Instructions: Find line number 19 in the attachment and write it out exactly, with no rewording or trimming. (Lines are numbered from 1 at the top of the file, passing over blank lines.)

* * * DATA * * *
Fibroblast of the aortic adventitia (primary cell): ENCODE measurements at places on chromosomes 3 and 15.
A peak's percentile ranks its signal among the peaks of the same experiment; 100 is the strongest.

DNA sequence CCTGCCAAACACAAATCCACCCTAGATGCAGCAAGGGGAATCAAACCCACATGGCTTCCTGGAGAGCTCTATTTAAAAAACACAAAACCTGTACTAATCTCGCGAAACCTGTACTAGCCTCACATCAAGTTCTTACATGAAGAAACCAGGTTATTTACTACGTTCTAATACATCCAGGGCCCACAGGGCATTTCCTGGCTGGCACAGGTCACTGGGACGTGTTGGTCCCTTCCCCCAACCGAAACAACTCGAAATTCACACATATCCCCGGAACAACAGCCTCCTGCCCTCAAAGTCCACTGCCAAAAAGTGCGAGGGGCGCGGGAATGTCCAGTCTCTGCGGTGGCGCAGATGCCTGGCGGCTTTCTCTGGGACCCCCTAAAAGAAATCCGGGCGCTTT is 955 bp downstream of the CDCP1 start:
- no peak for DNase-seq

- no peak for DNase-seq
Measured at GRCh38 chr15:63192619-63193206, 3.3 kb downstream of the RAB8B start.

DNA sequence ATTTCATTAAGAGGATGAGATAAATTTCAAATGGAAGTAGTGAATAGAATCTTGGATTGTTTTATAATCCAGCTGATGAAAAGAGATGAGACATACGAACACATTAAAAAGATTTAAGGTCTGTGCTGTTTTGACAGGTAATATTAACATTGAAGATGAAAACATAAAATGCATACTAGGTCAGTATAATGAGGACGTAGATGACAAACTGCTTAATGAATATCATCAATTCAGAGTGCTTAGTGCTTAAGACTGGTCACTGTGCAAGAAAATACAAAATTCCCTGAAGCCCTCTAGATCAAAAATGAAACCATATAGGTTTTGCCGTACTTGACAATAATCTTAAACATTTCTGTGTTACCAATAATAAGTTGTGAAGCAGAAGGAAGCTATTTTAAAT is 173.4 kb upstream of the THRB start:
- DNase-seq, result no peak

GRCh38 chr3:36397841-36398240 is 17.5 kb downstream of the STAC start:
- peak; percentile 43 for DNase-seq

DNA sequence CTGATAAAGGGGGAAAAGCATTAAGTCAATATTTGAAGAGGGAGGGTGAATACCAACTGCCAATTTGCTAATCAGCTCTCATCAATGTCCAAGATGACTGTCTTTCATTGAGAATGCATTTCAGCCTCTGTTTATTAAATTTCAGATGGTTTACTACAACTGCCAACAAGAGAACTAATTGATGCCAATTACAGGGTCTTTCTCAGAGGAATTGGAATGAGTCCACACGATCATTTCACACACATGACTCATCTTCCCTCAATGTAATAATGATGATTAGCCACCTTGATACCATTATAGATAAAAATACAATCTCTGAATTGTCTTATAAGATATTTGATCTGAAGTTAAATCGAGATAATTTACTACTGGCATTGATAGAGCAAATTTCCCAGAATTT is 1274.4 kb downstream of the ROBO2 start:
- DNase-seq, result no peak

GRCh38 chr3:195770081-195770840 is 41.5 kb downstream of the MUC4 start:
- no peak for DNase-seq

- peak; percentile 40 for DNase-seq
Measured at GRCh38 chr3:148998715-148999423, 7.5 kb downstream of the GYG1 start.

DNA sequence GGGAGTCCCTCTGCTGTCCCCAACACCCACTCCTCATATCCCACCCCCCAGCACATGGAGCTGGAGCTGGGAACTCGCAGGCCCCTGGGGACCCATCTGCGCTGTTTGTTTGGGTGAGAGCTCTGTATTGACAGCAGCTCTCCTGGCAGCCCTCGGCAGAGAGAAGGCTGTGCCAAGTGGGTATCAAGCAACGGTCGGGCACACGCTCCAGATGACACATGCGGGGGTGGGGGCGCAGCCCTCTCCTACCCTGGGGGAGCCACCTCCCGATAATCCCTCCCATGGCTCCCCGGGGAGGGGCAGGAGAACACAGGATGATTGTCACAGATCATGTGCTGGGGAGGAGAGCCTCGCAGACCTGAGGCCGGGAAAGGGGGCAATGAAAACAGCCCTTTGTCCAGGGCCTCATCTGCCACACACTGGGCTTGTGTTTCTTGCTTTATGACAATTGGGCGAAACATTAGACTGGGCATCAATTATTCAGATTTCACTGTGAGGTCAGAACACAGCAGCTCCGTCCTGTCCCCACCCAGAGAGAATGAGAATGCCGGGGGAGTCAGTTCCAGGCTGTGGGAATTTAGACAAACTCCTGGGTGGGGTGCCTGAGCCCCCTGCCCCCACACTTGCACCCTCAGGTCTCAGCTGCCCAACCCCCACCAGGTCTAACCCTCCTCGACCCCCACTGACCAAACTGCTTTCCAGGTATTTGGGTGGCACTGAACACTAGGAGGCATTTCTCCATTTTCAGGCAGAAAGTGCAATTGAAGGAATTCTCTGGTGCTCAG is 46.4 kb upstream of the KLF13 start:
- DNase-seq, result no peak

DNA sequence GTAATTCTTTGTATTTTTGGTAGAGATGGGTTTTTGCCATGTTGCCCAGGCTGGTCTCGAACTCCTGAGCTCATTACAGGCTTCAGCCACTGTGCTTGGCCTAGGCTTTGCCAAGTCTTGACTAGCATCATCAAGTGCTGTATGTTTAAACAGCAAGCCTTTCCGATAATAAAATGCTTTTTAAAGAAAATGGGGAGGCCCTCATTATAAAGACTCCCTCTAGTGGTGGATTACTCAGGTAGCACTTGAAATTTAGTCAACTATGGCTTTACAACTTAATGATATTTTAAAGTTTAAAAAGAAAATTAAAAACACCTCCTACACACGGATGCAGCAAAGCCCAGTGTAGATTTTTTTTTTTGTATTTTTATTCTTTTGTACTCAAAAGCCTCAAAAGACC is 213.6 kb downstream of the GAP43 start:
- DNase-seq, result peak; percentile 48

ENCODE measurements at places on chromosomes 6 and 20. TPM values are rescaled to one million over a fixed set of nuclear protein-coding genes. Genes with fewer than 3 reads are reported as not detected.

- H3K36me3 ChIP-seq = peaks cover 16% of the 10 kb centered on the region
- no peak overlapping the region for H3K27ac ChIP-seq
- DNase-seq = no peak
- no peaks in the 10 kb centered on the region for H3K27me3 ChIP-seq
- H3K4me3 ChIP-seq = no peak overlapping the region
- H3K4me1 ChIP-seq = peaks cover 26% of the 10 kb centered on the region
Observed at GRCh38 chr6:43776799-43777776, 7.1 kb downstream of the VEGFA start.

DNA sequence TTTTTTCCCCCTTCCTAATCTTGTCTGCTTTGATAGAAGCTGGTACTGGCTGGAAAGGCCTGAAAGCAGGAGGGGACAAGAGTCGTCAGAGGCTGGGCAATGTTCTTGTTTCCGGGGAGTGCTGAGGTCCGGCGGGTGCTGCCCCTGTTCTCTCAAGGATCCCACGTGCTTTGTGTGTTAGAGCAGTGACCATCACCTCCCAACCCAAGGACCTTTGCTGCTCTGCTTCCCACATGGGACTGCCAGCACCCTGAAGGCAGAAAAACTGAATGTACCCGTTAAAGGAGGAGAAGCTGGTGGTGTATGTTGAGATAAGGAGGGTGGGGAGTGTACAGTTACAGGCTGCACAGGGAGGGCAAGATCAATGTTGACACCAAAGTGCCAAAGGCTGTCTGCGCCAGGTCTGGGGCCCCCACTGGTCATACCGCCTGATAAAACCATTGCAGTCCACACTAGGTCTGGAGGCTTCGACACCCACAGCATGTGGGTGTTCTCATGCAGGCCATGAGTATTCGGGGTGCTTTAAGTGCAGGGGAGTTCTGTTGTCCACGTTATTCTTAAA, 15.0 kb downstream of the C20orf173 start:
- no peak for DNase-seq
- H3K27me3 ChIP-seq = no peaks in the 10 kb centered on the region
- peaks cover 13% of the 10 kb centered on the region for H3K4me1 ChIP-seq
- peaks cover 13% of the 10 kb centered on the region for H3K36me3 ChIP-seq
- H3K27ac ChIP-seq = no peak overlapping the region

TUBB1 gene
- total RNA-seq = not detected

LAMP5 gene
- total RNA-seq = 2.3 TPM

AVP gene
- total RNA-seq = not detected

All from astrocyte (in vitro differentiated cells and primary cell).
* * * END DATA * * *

DNA sequence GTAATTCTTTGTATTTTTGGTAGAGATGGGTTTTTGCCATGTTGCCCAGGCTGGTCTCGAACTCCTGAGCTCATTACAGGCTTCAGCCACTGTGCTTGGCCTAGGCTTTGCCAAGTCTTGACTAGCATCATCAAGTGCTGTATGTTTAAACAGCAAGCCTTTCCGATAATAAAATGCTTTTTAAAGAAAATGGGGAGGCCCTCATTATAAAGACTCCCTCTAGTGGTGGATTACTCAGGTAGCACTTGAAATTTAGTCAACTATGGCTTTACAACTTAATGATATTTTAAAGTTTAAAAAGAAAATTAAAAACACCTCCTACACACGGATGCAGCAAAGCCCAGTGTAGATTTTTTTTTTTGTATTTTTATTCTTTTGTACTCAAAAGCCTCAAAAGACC is 213.6 kb downstream of the GAP43 start: